U.S. Pat. Nos. 5,094,936, 5,041,362, 5,286,607 and 5,356,758 are examples of multiple step processes used to render photoresist layers resistant to reactive ion etching. In these processes, a photoresist material is applied to a substrate, exposed to a light source, and then subjected to a conversion treatment with a silicon-liberating compound such as hexamethyldisilazane, usually in a gaseous state. These multiple step process result in increased processing difficulty time and expense.
Attempts have been made to provide a photoresist material that can be used as an ion etch barrier. For example, U.S. Pat. No. 5,262,273 describes a photoresist material that is the reaction product of a novolac resist and a substituted silacone compound. Further, U.S. Pat. No. 4,665,006 describes a polyamine system having organopolysiloxane segments sensitized by an onium salt.
None of the photoresist composition or processes described previously are effective in the dry etching of deep via holes (remove from 50 microns to 100 microns of semiconductor materials such as InP and related materials) for backside grounding connection by means of ECR (Electron Cyclotron Resonance Radio Frequency Discharges) etching technology. The silylated photoresists described thus far are too thin and erode shortly after removal by a few microns of semiconductor material (InP) under ECR etching conditions. The photoresist materials will crack if they are intentionally coated too thickly.
It is an object of the present invention to provide a photoresist material which can be used as an ion etch barrier without additional processing steps.
It is another object of the invention to provide a low cost method of patterning substrates which eliminate the requirement of applying a separate ion etch barrier or conversion treatment of a photoresist layer.
It is yet another object of the invention to provide a photoresist which can be utilized at a thickness effective for withstanding the extreme physical condition of high temperature and high ion bombardment of oxygen, hydrogen and halide ions in a low vacuum chamber (ECR etch conditions).
It is another object of the invention to provide a photoresist material that is easily removed by an oxygen plasma or solvent or alkaline and which provide a high rate of selectively etching ratio between the semiconductor material and the photoresist in extreme hard physical etching conditions such as ECR, RIE, ICP etc.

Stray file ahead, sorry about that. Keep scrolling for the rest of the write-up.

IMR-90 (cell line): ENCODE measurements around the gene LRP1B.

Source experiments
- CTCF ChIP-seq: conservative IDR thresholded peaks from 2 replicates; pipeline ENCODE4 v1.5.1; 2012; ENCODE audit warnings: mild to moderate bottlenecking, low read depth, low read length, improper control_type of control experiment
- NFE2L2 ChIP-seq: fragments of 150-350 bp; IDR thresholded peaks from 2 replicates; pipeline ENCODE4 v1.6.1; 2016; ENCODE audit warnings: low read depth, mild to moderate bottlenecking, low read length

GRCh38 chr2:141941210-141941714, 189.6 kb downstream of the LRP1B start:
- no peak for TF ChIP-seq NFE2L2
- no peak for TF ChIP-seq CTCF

Briefly, the present invention is directed to a photosensitive material which is effective for use as an ion etch barrier layer after patterning. The photoresist composition includes the reaction product of a compound having the general formula R1 --COO--(CH2)n --O--R2, where R1 and R2 are organic radicals having about 1 to about 5 C atoms and n is 2 to 18, and a silylating agent. In an important aspect of the invention, the photoresist composition is effective for use as an ion etch barrier without the need for further processing steps. The photoresist material of the invention is easily removed after etching and provides a selectively etching ratio between the semiconductor material and photoresist of about 6.5:1 to about 11:1.
In another important aspect of the invention, the present invention provides a method for patterning a photoresist layer. The method comprises formulating a photoresist composition comprising a compound of the general formula R1 --COO--(CH2)n --O--R2, where R1 and R2 are organic radicals having about 1 to about 5 C atoms and n is 2 to 18, and a silylating agent. A semiconductor surface of a workpiece is coated with the photoresist composition to form a photoresist layer and the workpiece is air dried at a time and temperature effective for initiating a reaction between the compound of the general formula and the silylating agent. In the next step of the process, the photoresist layer is selectively exposed to a radiation source to form exposed areas and the photoresist layer is removed from the exposed areas to form a positive image in the photoresist layer on the semiconductor surface. The workpiece is then exposed to an ion etch process as known in the art. In an important aspect of the invention, the photoresist composition is not eroded by the etching process, and areas of the workpiece coated with the photoresist are not eroded by the ion etching process.